Immediately after the inauguration of Lyndon B Johnson in 1963, more than 80% of Americans questioned in a poll expressed confidence in him. (Bush is experiencing the same high levels of support in the U.S. right now.) By 1967 the support for Johnson had sunk to 40%. After Tet only 30% supported him and a mere 26% approved of his way of handling the war.
Apart from the fact that there was a high level of discontent, it is interesting to examine what groups were the most critical. A 1971 poll showed that 60% of Americans with college degrees were in favour of an American retreat from Vietnam. However, 75% of those with only high-school diplomas and 80% of those without any secondary education supported a retreat.
The Media has completely distorted these facts and continues to do so. In his book "Lies My Teacher Told Me", James Loewen writes of a telling experiment he performed several times during the 90s. During his lectures his audience was asked to estimate the level of education among those who were against the Vietnam War in 1971. They guessed that 90% of college graduates were against the war, but only 60% of those with only a high-school education. Almost a complete reversal of the facts.
The opposition of the American working class was based primarily on personal experience. Their children were the ones doing the dirty work in Vietnam. Their children were the ones coming home in body bags, maimed or mentally broken. All because of a war that wasn't theirs, a war that didn't give them anything.
The children of affluent families were often able to avoid getting drafted since many were college students. Or else they would be given cushy commanding positions, safely removed from the horrors of the battlefield. It was the working class that came to foot most of the bill for the war through the taxes they paid.
A total of 2,59 million Americans were sent to fight in Vietnam. The experiences of the American soldiers in Vietnam were harrowing indeed and had an extremely demoralizing effect on them. Upon returning the soldier's experiences made their way into many American households and the soldiers in turn were influenced by the anti-war movement in the USA.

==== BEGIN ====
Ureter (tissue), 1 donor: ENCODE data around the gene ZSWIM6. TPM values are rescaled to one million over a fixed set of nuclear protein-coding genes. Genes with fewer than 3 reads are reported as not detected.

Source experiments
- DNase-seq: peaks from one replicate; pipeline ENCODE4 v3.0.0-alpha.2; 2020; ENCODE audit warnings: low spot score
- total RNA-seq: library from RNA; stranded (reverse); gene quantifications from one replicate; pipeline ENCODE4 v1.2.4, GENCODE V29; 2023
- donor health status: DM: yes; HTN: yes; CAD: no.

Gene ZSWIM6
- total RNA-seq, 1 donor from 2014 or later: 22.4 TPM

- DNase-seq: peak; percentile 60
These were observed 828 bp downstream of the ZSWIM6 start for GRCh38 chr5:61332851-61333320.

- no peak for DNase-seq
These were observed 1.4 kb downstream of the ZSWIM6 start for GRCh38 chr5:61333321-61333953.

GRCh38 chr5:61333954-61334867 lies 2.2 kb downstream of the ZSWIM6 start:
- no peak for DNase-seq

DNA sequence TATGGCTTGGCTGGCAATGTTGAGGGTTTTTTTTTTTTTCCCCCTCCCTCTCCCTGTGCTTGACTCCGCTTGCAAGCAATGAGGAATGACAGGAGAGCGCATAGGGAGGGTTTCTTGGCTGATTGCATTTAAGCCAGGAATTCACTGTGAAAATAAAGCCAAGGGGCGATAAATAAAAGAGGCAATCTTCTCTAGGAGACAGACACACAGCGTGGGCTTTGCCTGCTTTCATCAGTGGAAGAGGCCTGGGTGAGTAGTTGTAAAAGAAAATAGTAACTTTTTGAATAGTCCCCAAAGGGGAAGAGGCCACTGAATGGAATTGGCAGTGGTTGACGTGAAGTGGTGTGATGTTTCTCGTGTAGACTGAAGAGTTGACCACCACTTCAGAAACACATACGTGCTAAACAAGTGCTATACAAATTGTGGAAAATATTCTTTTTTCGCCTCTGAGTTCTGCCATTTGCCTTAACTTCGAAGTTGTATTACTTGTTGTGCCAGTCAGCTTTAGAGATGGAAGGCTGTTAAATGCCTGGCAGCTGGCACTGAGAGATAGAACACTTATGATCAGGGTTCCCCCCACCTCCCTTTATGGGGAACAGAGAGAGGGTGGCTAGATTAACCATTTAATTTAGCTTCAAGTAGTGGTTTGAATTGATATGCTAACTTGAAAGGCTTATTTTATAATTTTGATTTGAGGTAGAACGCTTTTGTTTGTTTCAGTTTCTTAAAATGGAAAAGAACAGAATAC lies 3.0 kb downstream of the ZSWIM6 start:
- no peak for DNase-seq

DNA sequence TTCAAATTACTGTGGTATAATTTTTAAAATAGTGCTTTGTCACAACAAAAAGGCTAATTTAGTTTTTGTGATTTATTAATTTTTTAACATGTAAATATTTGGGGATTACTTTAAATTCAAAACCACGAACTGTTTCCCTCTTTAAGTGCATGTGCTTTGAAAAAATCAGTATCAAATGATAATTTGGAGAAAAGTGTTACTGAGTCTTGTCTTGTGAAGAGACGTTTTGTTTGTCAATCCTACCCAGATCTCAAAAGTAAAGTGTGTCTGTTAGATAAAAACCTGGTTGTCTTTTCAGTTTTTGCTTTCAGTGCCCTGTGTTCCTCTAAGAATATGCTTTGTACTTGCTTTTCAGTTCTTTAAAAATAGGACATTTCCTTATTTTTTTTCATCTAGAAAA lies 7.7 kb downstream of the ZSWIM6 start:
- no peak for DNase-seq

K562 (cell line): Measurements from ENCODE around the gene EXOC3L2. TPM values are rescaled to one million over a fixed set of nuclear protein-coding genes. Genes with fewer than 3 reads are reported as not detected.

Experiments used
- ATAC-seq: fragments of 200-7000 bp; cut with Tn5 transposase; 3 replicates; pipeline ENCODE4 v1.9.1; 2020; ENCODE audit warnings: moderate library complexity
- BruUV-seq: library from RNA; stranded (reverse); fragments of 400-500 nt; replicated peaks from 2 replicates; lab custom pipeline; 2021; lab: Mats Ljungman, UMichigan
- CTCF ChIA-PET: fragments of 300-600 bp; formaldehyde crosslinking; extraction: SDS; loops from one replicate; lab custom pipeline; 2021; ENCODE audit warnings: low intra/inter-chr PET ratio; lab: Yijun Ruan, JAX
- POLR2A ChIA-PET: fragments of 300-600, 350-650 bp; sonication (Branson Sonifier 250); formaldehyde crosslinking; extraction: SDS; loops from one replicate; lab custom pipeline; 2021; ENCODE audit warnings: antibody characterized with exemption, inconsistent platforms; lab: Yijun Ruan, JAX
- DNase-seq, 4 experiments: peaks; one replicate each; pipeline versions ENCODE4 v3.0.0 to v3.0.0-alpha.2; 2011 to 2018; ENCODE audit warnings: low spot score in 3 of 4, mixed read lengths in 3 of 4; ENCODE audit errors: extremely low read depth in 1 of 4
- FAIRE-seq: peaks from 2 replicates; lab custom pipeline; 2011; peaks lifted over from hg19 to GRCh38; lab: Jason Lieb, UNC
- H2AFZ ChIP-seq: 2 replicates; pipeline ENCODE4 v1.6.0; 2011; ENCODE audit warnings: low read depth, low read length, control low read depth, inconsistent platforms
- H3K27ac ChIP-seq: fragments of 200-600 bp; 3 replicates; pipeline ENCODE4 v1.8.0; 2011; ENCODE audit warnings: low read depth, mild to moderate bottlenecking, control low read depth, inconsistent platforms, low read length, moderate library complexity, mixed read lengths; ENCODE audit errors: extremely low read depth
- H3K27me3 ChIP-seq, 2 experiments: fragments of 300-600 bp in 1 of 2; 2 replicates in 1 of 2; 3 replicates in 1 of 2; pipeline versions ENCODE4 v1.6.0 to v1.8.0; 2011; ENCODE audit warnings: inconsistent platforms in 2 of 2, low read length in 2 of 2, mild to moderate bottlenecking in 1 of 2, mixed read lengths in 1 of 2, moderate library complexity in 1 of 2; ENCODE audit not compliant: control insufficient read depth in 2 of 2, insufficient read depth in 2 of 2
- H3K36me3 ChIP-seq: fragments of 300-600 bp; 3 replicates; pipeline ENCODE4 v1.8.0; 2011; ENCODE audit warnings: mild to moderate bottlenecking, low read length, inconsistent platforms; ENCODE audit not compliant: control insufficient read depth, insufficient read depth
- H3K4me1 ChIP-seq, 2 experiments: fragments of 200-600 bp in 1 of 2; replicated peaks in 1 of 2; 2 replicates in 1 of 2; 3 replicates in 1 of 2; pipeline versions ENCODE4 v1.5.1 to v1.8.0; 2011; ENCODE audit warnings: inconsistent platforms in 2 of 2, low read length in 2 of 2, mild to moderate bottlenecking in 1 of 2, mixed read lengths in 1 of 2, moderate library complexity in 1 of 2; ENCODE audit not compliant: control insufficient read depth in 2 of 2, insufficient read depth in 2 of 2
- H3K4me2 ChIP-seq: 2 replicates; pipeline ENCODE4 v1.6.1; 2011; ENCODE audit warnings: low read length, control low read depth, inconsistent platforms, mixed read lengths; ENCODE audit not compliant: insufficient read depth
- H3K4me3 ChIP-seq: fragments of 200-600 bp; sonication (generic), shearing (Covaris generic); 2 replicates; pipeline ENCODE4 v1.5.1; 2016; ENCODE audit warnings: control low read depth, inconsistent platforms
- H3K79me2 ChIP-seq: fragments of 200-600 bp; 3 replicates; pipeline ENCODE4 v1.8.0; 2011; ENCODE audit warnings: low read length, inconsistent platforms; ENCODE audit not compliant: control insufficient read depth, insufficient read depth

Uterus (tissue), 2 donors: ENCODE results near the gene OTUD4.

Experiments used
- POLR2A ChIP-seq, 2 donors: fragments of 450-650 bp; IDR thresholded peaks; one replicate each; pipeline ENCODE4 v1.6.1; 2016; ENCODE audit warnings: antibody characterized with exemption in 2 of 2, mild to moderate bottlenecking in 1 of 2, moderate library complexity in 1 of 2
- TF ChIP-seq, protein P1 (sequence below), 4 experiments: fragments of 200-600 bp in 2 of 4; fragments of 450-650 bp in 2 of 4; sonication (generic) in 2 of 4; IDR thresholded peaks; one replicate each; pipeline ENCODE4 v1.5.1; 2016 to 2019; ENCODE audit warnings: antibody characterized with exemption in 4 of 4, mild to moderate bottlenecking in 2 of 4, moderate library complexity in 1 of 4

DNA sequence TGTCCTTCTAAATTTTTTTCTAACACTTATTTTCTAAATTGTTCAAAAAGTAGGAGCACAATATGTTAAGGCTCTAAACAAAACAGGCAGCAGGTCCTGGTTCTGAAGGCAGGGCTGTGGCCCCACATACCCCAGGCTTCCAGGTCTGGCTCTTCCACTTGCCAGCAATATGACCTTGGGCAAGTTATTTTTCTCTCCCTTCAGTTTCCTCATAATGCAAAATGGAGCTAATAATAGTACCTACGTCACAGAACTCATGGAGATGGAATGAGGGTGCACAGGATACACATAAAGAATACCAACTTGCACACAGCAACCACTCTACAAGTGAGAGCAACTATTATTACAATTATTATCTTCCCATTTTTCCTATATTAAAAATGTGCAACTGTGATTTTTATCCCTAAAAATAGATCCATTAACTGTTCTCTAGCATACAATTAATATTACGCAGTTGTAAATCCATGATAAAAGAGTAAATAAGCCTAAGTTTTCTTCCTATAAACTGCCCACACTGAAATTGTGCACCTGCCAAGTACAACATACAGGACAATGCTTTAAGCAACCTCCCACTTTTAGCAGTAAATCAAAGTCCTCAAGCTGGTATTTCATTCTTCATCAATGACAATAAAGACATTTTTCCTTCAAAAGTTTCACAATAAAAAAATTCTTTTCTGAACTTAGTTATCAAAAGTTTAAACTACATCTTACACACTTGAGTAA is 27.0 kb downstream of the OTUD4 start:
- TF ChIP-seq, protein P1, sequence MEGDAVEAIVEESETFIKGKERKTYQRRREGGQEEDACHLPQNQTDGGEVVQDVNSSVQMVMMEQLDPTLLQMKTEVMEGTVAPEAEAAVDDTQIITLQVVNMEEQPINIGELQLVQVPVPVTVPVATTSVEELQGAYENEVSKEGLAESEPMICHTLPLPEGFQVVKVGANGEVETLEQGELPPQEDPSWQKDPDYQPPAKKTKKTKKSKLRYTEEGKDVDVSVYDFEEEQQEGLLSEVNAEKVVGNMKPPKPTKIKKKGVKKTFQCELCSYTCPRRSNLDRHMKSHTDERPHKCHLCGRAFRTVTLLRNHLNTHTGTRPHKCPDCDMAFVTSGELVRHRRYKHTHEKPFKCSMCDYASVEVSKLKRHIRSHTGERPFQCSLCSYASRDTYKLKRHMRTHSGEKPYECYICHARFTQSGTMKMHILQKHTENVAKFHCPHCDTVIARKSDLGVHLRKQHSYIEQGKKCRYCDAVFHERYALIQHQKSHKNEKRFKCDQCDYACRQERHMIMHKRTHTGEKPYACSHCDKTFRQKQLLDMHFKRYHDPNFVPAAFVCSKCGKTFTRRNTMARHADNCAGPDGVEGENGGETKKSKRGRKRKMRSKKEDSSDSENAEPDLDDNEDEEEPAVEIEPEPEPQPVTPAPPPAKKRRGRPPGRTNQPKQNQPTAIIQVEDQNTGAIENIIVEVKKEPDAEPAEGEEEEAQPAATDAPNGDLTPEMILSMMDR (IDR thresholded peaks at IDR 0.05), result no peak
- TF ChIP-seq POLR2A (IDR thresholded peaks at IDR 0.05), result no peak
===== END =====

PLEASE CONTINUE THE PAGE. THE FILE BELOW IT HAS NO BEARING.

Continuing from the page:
Extensive evidence of the demoralization can be found in a book entitled "The Collapse of the Armed Forces" written by the prominent military historian, Colonel Robert D. Heinl Jr. It was written just over six months before the American ground forces were sent home. The excerpts from this book that we quote at length below were first published in the "Armed Forces Journal" (an official army magazine) in June 1971. (Heinl was far from being alone in writing about the decline of the army. Testimonies to this have almost become a genre of their own. See "GI resistance: Soldiers and Veterans Against the Viet Nam War - A Bibliography").
"The morale, discipline and fighting condition of the armed forces are, with a few exceptions, lower than ever this century and perhaps lower than ever in the history of the United States. In every possible way, the armed forces still in Vietnam are on the brink of collapse. Separate units avoid or refuse battle, kill their officers, are full of drugs and are without enthusiasm when not on the verge of mutiny.
"Although no high ranking officer (especially not while on duty) could openly make a similar assessment, the conclusions... above are almost unanimously backed up by a number of anonymous interviews with high and midlevel commanding officers. As they are by lower ranking officers in all positions.